- 08 Oct 08
Over 10,000 people packed into the RDS last weekend for The Music Show, which was presented by Hot Press in association with 2fm.
The official launch took place on Friday night in Trinity College where such high-profile figures as Ali Hewson, Gavin Friday, Liam O Maonlai, Steve Wall, Kevin Godley, Corrs manager John Hughes and U2 concert film director Ned O’Hanlon were among those who saw Island Records legend Chris Blackwell interviewed by Hot Press Assistant Editor Stuart Clark.
Having talked extensively about his involvement with the likes of Bob Marley, Nick Drake, Grace Jones, Tom Waits and U2, Blackwell turned his attention to such contemporary issues as whether or not Apple and iTunes have been good for music.
“I’m a big Apple fan – he’s my hero, Steve Jobs – but iTunes, no,” he said. “You shouldn’t be paying 99¢ for a digital track – it should be about 20¢.”
He also disagreed with U2 manager Paul McGuinness and his recent assertion that internet service providers are accessories to theft because they facilitate the illegal downloading of music.
“I don’t agree with calling your consumers thieves. If technology has evolved whereby people are able to access what they wish, then it’s the fault of the record companies not to have foreseen and done something about it. They could have done it when (the original) Napster existed, but because they’re so set in their ways they decided to burn it down. It was a site that had 60 million members, but because they couldn’t work out a deal they put it out of business. So I don’t agree with that at all.”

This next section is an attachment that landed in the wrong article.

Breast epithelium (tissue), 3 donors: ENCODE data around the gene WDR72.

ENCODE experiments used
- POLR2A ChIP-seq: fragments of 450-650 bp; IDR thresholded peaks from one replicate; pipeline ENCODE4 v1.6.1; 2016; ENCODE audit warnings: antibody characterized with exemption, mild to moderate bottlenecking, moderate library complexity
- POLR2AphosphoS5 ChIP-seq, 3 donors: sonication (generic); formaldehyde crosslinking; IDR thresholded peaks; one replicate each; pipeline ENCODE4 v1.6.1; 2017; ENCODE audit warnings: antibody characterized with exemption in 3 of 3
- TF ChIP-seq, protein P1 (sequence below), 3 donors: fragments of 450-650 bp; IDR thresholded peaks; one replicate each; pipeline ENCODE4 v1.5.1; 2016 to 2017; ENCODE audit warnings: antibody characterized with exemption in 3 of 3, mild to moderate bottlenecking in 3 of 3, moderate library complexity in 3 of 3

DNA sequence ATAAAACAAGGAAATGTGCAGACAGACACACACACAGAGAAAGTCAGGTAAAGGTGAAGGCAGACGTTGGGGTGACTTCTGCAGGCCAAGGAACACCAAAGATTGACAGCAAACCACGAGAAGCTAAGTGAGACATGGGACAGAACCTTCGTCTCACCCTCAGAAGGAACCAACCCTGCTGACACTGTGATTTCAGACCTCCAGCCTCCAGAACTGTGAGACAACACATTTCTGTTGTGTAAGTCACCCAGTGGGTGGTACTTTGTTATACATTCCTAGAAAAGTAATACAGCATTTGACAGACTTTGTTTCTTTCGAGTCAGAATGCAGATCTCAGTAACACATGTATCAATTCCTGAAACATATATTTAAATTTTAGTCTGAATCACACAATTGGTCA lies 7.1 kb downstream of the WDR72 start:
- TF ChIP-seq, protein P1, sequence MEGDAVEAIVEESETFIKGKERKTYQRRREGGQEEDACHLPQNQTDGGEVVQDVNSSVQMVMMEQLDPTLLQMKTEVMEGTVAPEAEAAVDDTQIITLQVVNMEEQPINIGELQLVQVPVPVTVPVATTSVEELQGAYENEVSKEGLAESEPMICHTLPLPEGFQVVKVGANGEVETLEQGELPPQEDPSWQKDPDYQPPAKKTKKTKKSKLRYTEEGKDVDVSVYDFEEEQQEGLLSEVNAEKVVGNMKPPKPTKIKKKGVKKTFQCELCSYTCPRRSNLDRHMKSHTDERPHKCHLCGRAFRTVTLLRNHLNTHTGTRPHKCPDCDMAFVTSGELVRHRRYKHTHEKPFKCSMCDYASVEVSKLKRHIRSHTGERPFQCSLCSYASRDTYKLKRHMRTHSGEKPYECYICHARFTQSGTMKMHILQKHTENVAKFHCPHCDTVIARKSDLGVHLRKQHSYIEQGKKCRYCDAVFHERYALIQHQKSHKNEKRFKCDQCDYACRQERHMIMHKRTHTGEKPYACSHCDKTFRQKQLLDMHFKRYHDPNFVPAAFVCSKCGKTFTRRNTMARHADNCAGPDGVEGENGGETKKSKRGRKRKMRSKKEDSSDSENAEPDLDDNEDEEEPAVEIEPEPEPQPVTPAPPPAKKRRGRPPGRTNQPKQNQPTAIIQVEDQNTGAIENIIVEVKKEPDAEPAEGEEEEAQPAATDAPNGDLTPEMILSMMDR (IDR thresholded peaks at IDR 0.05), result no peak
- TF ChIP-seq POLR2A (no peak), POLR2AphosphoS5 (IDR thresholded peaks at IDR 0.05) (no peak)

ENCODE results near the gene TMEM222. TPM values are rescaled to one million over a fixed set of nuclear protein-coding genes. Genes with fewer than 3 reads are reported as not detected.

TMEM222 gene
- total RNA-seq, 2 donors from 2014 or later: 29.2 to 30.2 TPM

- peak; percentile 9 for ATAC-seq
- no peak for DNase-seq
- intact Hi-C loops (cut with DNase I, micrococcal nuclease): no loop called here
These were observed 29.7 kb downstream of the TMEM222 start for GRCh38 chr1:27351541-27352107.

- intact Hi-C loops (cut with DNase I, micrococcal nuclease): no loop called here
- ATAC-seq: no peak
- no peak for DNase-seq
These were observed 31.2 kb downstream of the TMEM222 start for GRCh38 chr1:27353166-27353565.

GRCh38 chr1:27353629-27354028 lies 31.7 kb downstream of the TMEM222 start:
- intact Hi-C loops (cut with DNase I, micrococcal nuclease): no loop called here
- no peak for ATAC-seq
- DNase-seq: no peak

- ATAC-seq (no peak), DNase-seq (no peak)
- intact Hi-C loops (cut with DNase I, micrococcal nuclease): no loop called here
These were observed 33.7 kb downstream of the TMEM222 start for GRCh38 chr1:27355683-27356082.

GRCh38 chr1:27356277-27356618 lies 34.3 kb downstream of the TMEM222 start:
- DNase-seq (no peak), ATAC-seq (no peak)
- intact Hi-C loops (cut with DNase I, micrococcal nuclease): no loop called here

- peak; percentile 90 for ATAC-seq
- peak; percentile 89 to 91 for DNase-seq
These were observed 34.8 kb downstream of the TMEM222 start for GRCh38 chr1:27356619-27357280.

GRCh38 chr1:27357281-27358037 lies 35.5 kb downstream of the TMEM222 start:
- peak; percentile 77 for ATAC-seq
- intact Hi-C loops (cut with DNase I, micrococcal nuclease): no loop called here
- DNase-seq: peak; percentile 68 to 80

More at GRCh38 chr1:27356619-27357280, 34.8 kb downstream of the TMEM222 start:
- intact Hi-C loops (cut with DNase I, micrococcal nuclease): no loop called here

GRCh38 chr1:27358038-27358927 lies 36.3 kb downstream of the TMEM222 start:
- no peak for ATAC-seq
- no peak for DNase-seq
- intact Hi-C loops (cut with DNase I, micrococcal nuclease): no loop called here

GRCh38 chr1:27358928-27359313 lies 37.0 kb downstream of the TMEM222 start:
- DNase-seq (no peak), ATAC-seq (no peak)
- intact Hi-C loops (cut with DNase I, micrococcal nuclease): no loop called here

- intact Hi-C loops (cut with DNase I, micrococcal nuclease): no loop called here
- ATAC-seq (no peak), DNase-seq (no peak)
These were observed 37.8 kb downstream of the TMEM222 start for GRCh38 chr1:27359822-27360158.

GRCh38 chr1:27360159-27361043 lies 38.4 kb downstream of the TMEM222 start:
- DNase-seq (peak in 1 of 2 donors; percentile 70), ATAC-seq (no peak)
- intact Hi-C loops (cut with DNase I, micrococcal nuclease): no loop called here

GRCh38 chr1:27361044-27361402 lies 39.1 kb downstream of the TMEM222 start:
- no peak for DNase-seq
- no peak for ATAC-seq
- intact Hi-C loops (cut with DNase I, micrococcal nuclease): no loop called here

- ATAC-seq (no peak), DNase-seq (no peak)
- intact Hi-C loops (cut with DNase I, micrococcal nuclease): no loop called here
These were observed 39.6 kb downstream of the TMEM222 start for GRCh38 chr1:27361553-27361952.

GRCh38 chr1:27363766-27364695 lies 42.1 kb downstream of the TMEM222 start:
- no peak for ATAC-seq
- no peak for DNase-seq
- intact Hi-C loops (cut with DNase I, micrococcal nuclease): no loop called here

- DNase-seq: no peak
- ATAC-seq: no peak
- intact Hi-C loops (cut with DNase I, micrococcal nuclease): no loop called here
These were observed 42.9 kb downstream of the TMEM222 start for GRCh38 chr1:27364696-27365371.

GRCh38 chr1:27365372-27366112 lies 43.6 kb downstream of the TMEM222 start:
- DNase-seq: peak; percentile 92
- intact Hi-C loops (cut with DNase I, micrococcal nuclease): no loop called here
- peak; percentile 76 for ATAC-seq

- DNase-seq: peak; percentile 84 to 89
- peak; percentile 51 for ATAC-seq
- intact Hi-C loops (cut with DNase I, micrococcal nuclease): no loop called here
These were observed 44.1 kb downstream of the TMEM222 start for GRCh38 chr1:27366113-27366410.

Among Saturday’s numerous Music Show events were the announcing by Chairman Keith Donald of the IMRO 2008 Live Music Venue of the Year Awards, which included three gongs voted for by Hot Press readers. These were:
HP Readers Award for Best Live Music Venue – Vicar St., Dublin
HP Readers Award for Highly Commended Live Music Venue – Cyprus Avenue, Cork and The Stables, Mullingar
There was more success for Peter Aiken & Harry Crosbie with Vicar St. also ajudged to be the Overall National Winner and Live Music Venue of the Year.
The regional nods went to The Spirit Store, Dundalk (Leinster Live Music Venue of the Year); Cyprus Avenue, Cork (Munster); Róisín Dubh, Galway (Connaught); and The Chasin’ Bull, Bundoran (Ulster – Donegal, Monagan & Cavan only).
While Blizzardsmania erupted on the Live Stage, the Red Room was host to a series of seminars and panel discussions, which were attended by hundreds of industry heads, band members and plain old music fans. ‘Yarn of the Weekend’ went to former Stiff Records boss Dave Robinson who fondly remembered the time during the ‘70s when he got Elvis Costello to play a guerilla gig outside Sony’s London HQ, and then put a call through to the Metropolitian Police advising them “of a dodgy looking Irishman with a suspicious package.”
Elvis, who was blisfully unaware of the scam, ended up in the cells and then the following day in all the newspapers, which had a very beneficial effect on his sales figures!
There was more mayhem on Sunday with The Coronas, Republic Of Loose and Damien Dempsey all drawing huge crowds for their sets – and the tabloid snappers going crazy for Sharon Corr, who was a late and very eloquent addition to the Songs Should Have Some Bloody Meaning! discussion.
The toughest talking of the day came during The Great Irish Radio Debate, which found Maria Doyle Kennedy bemoaning the lack of support given to Irish artists, while Willie O’Reilly (Today FM), Jon Richards (Galway Bay FM), Celine Craig (BCI) and Ian Wilson (2fm) defended their various corners. Wilson was in particularly forthright mood, dismissing RTÉ’s current digital radio trials as “a complete waste of time” and pointing to broadband as the future of radio.
*Keep an eye out for pictures, reviews and gossip from The Music Show on hotpress.com, and in our next issue.